Published by Penguin on January 27th 2004
Genres: Historical Fiction
Drawing from decades of work, travel, and research in Russia, Robert Alexander re-creates the tragic, perennially fascinating story of the final days of Nicholas and Alexandra Romanov as seen through the eyes of their young kitchen boy, Leonka. Now an ancient Russian immigrant, Leonka claims to be the last living witness to the Romanovs’ brutal murders and sets down the dark secrets of his past with the imperial family. Does he hold the key to the many questions surrounding the family’s murder? Historically vivid and compelling, The Kitchen Boy is also a touching portrait of a loving family that was in many ways similar, yet so different, from any other.
From the beginning I knew there was a secret even deeper repressed than just the fall of the Romanovs. His dear May had a vast collection of Fabergé eggs an item Alexandra Fyodorovna, Tsarina collected. The couple’s only child, a son had hemophilia, a disorder that the Tsarevich Alexei Nikolaevich had. And what happened to the missing remains of Tsarevich Alexei and Grand Duchess Maria? It just didn’t add up.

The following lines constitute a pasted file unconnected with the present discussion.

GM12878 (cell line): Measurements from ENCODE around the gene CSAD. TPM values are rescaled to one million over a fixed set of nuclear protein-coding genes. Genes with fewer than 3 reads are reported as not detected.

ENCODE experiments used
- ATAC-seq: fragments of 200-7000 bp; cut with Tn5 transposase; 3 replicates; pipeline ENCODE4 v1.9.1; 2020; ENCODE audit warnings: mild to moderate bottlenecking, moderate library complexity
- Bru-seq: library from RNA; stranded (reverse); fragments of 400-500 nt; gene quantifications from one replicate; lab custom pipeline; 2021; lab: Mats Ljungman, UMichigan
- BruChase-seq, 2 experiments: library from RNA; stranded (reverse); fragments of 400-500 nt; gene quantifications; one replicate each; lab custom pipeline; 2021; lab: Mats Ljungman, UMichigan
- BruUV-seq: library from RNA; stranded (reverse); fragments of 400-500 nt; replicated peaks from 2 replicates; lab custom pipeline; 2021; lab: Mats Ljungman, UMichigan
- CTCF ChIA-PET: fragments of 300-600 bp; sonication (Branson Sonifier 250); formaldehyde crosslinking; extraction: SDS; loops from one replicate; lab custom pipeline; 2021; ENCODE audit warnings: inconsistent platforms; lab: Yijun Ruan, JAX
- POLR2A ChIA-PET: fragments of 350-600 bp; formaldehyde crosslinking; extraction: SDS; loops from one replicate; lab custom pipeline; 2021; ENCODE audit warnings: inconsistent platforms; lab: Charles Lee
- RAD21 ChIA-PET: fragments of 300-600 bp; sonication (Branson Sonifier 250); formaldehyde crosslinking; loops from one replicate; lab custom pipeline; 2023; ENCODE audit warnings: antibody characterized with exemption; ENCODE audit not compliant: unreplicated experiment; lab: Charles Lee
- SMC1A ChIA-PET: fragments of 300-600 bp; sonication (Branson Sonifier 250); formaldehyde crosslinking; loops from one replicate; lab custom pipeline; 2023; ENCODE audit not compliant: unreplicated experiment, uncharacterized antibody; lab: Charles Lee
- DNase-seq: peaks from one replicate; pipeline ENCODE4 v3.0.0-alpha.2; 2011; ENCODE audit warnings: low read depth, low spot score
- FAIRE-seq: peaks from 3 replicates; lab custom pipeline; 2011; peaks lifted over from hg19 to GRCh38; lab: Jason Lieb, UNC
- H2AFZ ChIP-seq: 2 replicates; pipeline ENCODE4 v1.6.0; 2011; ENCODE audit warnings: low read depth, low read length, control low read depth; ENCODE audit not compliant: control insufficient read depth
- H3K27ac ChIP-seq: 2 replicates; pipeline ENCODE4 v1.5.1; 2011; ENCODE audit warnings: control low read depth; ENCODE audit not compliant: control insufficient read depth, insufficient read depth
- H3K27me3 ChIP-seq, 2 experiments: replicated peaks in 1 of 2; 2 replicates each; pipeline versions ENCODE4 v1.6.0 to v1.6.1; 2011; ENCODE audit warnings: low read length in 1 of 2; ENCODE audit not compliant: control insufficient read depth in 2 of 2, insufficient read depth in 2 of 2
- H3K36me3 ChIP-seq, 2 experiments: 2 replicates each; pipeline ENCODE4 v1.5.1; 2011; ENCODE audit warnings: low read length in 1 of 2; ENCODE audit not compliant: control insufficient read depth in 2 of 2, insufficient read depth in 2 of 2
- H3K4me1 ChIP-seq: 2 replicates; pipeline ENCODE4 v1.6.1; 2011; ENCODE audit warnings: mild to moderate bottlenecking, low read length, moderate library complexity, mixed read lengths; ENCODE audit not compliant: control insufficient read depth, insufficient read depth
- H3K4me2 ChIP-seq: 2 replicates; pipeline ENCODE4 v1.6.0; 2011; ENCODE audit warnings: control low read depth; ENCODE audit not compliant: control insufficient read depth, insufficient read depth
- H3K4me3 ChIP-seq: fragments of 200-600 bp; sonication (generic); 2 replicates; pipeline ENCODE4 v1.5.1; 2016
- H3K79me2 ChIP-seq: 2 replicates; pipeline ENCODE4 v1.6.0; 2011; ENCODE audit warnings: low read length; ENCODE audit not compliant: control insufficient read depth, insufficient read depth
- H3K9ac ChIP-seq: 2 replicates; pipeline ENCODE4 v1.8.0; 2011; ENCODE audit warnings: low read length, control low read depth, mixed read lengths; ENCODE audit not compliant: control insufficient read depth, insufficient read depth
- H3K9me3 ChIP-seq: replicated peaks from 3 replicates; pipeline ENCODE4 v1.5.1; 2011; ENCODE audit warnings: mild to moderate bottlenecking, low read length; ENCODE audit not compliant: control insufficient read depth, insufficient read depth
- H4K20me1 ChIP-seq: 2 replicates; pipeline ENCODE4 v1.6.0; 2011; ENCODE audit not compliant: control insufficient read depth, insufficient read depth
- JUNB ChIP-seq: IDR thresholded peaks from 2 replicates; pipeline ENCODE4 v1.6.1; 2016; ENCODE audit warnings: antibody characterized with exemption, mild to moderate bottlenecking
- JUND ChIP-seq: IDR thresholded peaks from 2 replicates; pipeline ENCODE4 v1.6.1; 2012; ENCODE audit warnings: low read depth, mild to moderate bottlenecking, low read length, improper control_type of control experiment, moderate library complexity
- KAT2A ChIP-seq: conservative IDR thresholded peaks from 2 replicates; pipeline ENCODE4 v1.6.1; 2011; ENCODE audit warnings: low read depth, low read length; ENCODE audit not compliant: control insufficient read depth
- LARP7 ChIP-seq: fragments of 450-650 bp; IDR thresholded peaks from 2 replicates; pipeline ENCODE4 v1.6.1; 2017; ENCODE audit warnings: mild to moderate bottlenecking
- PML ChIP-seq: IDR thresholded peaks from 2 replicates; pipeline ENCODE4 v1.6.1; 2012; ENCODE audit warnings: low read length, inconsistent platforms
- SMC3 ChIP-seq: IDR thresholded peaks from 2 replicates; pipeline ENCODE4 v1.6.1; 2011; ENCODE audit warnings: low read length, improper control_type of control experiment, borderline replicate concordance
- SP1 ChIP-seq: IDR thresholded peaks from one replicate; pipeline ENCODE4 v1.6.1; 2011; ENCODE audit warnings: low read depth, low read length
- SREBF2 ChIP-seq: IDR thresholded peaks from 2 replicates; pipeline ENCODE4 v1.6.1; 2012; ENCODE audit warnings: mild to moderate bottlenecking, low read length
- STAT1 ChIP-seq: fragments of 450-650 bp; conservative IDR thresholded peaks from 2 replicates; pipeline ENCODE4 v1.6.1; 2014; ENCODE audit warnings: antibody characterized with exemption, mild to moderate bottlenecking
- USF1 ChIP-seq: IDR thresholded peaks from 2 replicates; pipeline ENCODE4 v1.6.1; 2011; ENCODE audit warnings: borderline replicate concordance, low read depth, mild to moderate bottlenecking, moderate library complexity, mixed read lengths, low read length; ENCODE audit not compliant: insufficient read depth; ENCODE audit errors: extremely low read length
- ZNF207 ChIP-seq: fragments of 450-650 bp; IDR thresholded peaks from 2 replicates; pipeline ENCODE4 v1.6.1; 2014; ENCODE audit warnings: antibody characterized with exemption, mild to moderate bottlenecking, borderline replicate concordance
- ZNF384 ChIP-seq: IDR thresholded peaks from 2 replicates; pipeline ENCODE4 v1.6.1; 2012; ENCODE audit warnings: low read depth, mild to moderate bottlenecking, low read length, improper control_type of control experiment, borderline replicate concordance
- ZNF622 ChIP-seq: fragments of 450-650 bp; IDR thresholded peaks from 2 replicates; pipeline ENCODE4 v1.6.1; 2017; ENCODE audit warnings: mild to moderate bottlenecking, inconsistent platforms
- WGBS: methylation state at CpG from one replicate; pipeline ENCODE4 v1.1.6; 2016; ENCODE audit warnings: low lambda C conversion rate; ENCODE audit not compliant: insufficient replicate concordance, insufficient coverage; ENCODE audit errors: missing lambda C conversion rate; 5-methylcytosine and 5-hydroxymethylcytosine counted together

Well, I don’t mean to gloat, but I was correct. Not all was there that met the eye. Although there was a twist that even I didn’t see. I got so engrossed in the families living conditions and means to escape that I forgot about the elderly man in 1998 and my impatience for the story’s ending raised each time he pressed the stop button on his recorder. Even though their demise was known from the beginning, it does not deter the reader from pursuing the conclusion. It was a bit like reading Anne Frank’s Diary, you know that she is taken to the concentration camps and believes everyone is good at heart, but you still have to read what she has to say. Granted, this was a fictitious portrayal but had the same effect.
Like Anne Frank’s Holocaust, I have always held a great fascination with the Romanovs. Perhaps because of the political essences, but I think it is more about their fall from grace and security, their fairy tale of a life to end in the House of Special Purposes, ushered down 23 steps to meet assassins in the basement. But most of all I find their lives intriguing because after almost 100 years their deaths are just as mysterious as they were on July 17, 1918.